Basketball offers its fans the ultimate contradiction. On the one hand, it's the sport that most depends on its stars. On the other, it's the most intimate — even organic — of all the team games, with its players more fundamentally involved with one another. Both of these opposing realities are rooted in the same base.

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Around the Nation
6:35 am
Tue June 11, 2013

Hillary Clinton Sends Her First Tweet

Transcript

RENEE MONTAGNE, HOST:

Good morning. I'm Renee Montagne. Hillary Clinton was probably too busy to tweet during her years as secretary of state, senator, and, well, Twitter didn't exist when she was first lady. But yesterday, she send out her first tweet. She hasn't posted much yet but her Twitter bio is getting lots of attention. She describes herself as wife, mom, hair icon, glass ceiling cracker and pantsuit aficionado. As for 2016 plans, the bio offers a simple TBD. It's MORNING EDITION. Transcript provided by NPR, Copyright NPR.

Europe
6:32 am
Tue June 11, 2013

Holiday Inn In North London Hopes To Horrify Guests

Transcript

LINDA WERTHEIMER, HOST:

Good morning, I'm Linda Wertheimer.

A North London Holiday Inn is hoping to horrify its guests, and we're not talking about rude clerks at reception. To promote the horror film, "Mama," the hotel has received a gory makeover. Rooms with blood-soaked sheets and scary graffiti also included paranormal visitations designed to trigger a flight or fight response.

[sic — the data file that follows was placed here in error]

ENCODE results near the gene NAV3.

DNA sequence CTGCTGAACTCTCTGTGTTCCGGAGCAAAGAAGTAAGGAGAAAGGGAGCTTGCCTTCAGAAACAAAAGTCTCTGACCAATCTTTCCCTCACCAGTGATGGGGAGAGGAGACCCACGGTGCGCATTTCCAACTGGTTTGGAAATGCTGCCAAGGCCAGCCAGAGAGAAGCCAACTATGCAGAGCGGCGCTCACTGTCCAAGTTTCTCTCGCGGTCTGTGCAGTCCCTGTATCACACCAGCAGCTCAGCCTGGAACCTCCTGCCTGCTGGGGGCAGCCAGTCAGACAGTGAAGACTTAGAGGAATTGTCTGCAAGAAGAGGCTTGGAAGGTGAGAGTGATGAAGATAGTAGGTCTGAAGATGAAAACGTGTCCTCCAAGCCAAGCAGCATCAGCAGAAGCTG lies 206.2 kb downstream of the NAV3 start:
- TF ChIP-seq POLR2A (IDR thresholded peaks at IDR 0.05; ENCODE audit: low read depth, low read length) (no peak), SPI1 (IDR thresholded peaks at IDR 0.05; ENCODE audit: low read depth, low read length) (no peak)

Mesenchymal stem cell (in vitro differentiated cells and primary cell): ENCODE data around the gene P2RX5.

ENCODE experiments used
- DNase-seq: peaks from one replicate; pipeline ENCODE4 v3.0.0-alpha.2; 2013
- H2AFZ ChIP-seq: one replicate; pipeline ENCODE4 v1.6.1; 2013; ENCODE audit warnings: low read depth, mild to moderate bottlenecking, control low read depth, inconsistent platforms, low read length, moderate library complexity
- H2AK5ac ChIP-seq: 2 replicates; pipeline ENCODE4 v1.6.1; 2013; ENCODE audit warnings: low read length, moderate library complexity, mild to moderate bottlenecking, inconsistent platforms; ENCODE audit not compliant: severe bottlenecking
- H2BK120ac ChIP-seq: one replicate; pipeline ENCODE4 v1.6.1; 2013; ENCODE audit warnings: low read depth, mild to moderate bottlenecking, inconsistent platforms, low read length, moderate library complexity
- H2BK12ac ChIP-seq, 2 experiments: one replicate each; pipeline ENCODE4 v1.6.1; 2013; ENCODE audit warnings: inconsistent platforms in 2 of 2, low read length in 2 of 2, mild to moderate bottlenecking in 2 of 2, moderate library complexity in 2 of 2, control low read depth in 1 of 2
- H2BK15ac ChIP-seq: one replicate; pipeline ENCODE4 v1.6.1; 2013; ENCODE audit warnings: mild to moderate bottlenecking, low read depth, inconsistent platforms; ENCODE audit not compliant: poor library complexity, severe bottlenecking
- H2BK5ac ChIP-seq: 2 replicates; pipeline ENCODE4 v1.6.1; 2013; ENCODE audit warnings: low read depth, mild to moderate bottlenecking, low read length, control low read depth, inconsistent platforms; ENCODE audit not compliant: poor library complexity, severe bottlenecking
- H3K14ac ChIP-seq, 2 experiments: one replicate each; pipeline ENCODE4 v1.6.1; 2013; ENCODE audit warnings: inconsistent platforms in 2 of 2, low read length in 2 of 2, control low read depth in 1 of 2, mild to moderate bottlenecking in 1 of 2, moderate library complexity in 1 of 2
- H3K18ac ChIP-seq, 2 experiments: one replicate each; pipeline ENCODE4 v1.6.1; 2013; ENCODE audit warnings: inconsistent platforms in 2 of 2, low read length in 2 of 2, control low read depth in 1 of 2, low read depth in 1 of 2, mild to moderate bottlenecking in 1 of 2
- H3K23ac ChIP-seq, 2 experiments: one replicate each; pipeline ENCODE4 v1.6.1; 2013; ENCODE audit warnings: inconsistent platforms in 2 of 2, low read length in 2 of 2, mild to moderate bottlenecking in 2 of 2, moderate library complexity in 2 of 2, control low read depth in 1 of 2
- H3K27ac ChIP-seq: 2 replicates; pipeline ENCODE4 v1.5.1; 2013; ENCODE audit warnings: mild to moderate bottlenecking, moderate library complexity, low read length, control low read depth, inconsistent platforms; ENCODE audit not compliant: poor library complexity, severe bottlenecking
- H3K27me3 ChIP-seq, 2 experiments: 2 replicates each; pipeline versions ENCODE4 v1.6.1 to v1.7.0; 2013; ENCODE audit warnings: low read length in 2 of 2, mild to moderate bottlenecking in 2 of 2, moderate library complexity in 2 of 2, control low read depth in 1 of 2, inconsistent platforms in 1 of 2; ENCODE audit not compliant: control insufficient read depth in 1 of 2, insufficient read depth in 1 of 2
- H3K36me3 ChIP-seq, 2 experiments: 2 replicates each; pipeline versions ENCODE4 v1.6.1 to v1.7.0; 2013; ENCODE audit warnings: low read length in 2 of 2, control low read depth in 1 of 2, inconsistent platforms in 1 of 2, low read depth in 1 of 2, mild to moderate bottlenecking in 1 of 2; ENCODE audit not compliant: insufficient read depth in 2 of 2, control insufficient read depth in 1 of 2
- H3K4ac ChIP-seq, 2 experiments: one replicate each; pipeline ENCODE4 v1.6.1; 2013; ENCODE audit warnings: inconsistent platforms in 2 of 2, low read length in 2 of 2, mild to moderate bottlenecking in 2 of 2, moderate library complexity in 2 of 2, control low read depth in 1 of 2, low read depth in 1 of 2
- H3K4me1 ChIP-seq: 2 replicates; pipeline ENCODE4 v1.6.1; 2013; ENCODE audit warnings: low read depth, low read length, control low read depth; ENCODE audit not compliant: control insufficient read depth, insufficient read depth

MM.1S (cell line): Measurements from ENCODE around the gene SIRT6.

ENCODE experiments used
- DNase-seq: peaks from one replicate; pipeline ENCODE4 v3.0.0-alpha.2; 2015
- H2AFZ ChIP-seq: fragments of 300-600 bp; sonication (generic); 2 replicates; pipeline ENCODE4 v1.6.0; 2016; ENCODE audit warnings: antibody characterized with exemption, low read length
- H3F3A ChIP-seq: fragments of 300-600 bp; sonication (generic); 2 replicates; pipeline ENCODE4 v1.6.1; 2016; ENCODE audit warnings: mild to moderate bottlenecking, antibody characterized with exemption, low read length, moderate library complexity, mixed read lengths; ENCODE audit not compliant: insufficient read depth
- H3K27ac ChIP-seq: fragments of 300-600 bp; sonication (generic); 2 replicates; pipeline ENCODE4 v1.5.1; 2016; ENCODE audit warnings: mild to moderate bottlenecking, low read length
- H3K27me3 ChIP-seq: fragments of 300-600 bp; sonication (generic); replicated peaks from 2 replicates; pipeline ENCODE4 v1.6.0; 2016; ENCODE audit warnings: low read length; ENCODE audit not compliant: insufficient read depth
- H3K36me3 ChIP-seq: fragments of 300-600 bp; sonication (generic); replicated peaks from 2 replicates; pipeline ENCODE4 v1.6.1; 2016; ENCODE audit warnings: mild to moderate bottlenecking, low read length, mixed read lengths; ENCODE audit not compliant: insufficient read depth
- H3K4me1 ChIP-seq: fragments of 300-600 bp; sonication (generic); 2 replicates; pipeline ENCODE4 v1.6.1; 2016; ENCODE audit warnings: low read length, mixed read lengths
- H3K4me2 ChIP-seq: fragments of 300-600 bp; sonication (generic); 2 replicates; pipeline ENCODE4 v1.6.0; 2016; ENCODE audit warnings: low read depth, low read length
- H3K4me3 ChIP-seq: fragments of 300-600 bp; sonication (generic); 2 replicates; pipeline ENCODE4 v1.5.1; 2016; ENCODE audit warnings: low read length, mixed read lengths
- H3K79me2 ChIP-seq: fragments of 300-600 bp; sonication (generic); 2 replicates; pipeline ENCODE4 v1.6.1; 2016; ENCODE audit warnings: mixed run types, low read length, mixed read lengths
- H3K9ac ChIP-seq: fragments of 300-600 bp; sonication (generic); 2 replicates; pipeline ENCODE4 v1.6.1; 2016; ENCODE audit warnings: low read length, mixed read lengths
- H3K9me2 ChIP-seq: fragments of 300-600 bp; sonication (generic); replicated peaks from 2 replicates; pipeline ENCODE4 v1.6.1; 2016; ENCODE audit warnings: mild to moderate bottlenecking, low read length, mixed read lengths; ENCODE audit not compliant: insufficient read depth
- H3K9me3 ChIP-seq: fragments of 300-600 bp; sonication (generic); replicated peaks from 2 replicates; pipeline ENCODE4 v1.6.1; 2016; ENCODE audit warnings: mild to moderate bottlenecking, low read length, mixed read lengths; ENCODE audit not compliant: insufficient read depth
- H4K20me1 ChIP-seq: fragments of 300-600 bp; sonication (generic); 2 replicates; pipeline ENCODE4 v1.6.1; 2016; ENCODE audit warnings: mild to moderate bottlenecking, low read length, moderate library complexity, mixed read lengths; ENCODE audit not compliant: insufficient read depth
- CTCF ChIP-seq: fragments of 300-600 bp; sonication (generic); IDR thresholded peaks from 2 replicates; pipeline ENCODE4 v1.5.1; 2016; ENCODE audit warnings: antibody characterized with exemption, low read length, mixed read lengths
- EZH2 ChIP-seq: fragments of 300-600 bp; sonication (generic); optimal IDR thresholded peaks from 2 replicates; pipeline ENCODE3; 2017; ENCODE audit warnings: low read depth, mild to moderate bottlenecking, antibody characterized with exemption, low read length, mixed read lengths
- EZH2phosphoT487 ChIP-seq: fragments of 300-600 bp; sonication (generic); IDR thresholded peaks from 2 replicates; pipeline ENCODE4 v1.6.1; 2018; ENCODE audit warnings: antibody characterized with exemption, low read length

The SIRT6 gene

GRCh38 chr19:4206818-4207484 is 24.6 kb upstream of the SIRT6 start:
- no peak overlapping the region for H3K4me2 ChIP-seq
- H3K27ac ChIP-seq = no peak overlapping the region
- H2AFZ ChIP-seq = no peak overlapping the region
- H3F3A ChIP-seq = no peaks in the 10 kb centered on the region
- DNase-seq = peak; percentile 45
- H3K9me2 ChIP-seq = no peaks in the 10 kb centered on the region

Good evening, it's MORNING EDITION. Transcript provided by NPR, Copyright NPR.

Theater
4:23 am
Tue June 11, 2013

Disruptive Broadway Audiences Master Stage Whisper

Originally published on Tue June 11, 2013 4:36 am

Transcript

LINDA WERTHEIMER, HOST:

There have been several incidents, even fights, during recent New York theater performances. An argument over a woman nosily unwrapping her Twizzlers, a man throwing a Web-browsing woman's cell phone across the theater. What is going on? Are audiences less well mannered today?

We sent NPR's Margot Adler to find out.

MARGOT ADLER, BYLINE: I'm standing around the TKTS line on Broadway, where tourists and New Yorkers line up for lower priced tickets. Are audiences increasingly boorish?

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Business
4:23 am
Tue June 11, 2013

National Envelop Hopes To Lick Bankruptcy Filing

Originally published on Tue June 11, 2013 4:38 am

National Envelope, the largest privately-held manufacturer of envelopes in the U.S., has filed for bankruptcy protection. It's a sign of the paperless, digital times. It previously filed for Chapter 11 protection in 2010.

Business
4:23 am
Tue June 11, 2013

Post Recession, Architects Return To The Drawing Board

Originally published on Tue June 11, 2013 4:39 am

While some jobs are coming back in this economy, the market for many architects remains tough. There were nearly 220,000 people working in the field in 2008. Today, more than 25 percent of those jobs are gone.

National Security
4:23 am
Tue June 11, 2013

Will Surveillance Disclosure Lead To More Oversight Of NSA?

Transcript

RENEE MONTAGNE, HOST:

It's MORNING EDITION, from NPR News. Good morning. I'm Renee Montagne.

LINDA WERTHEIMER, HOST:

And I'm Linda Wertheimer. The recent leaks revealing the extent of the National Security Agency surveillance programs came as news to many people. But some members of Congress have been warning for years that such surveillance could threaten the privacy of average Americans.

NPR's Larry Abramson reports that in the end, it was Congress that decided not to disclose details about these programs to the public.